Burning Trash & Trees in Charlotte a Bad Idea
Recently, it was brought to our attention that ReVenture has proposed a mega-incinerator to burn trash and organic waste in Mecklenberg County and the City of Charlotte. The NC Central Piedmont Chapter of the Sierra Club is leading the charge against it and needs your help.
Currently Mecklenburg County and the cities of Charlotte, Davidson, Cornelius, Huntersville, Matthews, Mint Hill and Pineville are considering a plan which would lead to over half a million tons of garbage and recyclable yard waste being incinerated every year. This would be a major step backwards in our waste management policy by moving from a landfill to a “sky fill”. Additionally, there are 25 schools or day cares within four miles of the proposed site.
You can learn more about the efforts to stop it and how you can get involved at the Central Piedmont Chapter of the Sierra Club here.
Incinerators do not make waste disappear
For every five truckloads of waste burned, four truckloads are pumped into the atmosphere and one remains as toxic ash, which still must be carefully stored or land filled.
Incinerators are a toxic technology
Even the most technologically advanced waste incinerators produce hundreds of distinct hazardous byproducts including dioxins, heavy metals, halogenated organic compounds and the newly discovered threat, nanoparticles. These occur both in toxic air emissions and in ash residuals.
Incinerators contribute to global warming
Incinerators produce more global warming pollution (mainly carbon dioxide) per unit electricity generated than most other kinds of power including coal, gas and hydroelectric.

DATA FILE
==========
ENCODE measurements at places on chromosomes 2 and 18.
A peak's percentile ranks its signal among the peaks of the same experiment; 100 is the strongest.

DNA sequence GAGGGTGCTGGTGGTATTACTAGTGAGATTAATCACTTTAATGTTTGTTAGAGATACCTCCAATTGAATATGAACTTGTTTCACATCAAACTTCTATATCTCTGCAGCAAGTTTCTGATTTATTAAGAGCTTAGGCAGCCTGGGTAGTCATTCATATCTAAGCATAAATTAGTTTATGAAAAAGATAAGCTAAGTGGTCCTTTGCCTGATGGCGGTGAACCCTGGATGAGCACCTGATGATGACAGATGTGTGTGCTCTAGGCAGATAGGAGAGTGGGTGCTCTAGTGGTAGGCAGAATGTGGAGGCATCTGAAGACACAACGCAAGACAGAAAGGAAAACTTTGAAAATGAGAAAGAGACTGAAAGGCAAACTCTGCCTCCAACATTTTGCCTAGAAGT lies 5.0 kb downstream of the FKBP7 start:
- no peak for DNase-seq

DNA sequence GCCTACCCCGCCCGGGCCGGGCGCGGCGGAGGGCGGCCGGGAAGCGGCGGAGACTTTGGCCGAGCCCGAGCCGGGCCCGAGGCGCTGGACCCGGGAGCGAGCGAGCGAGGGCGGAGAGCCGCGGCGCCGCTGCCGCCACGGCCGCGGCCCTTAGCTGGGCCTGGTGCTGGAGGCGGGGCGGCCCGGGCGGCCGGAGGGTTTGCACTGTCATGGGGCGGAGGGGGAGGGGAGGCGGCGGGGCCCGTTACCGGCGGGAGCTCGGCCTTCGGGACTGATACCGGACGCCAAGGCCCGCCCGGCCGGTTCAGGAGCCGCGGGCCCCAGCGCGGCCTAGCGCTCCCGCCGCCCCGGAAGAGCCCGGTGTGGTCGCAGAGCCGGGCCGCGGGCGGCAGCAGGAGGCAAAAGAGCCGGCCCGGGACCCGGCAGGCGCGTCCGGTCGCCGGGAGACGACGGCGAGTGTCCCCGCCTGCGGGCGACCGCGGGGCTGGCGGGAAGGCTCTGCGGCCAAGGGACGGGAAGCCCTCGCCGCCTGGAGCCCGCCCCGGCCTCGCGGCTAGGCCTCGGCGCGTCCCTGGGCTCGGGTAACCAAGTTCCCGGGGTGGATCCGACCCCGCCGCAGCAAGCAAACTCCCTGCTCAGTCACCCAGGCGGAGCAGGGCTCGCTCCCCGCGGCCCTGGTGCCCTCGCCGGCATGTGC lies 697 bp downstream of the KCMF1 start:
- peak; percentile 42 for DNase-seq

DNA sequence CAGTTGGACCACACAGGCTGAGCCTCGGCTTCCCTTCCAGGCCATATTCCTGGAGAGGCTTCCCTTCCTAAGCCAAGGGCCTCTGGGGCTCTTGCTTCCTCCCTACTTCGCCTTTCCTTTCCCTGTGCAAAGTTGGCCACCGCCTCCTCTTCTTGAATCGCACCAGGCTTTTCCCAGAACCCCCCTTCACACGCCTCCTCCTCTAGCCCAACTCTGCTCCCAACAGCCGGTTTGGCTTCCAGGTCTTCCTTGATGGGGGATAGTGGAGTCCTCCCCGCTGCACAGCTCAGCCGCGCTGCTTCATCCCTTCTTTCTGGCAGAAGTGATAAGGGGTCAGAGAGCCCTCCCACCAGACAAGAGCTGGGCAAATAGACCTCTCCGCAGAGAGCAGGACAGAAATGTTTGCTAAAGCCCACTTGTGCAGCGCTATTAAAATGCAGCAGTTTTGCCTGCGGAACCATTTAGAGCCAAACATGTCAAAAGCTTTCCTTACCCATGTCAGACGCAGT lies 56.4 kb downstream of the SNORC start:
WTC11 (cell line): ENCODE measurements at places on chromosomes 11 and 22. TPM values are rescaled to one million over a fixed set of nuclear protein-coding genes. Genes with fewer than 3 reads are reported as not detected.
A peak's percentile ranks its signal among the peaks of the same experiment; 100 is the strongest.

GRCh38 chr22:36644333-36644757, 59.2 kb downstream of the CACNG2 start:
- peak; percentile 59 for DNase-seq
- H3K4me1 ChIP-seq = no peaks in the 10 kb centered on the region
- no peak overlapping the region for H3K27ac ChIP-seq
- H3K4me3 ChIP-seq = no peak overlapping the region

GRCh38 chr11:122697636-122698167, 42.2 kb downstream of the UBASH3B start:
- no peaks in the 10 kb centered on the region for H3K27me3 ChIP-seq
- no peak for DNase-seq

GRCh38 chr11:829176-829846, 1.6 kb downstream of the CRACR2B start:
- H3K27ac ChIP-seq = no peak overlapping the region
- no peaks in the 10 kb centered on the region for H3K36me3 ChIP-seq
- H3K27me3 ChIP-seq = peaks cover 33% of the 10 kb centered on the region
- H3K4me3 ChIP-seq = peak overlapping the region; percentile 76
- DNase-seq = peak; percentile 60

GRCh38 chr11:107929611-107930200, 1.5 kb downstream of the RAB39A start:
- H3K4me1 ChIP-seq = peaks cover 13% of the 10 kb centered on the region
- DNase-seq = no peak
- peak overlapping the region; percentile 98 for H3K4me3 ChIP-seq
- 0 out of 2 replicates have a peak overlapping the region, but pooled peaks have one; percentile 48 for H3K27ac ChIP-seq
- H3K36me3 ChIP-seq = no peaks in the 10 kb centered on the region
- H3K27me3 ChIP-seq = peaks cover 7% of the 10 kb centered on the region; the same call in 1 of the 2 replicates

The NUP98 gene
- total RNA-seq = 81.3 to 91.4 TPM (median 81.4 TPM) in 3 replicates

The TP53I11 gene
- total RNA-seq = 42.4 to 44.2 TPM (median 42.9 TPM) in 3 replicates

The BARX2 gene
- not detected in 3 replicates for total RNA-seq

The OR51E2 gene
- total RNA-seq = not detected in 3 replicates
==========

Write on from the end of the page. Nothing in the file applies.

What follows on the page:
Incinerators waste energy and natural resources
Incineration irreversibly destroys valuable materials and necessitates the extraction, refinement and assembly of more raw natural resources to produce new products. Alternatives such as recycling, reuse and repair and composting conserve energy by efficiently using materials. This significantly reduces global warming pollution, toxic waste and ecological degradation.
Incinerators trap communities in a cycle of debt
They also displace more affordable and economically productive waste and energy solutions. Alternatives to incineration such as recycling, repair, reuse and composting create ten times more jobs (green jobs) and small business opportunities that benefit local communities.
Disadvantaged communities are disproportionately burdened
These communities are more vulnerable to being targeted as sites for new incinerators. Incinerators reduce property values in near by neighborhoods.
What Can I Do?
Tell your friends, neighbors and colleagues about the issue and the facts
Call, email, post on Facebook, Twitter and help to spread the word.
Write your local officials – mayor, council members/commissioners and others
Tell them why you oppose the waste policy change and an incinerator in Mecklenburg County. Ask for a public hearing.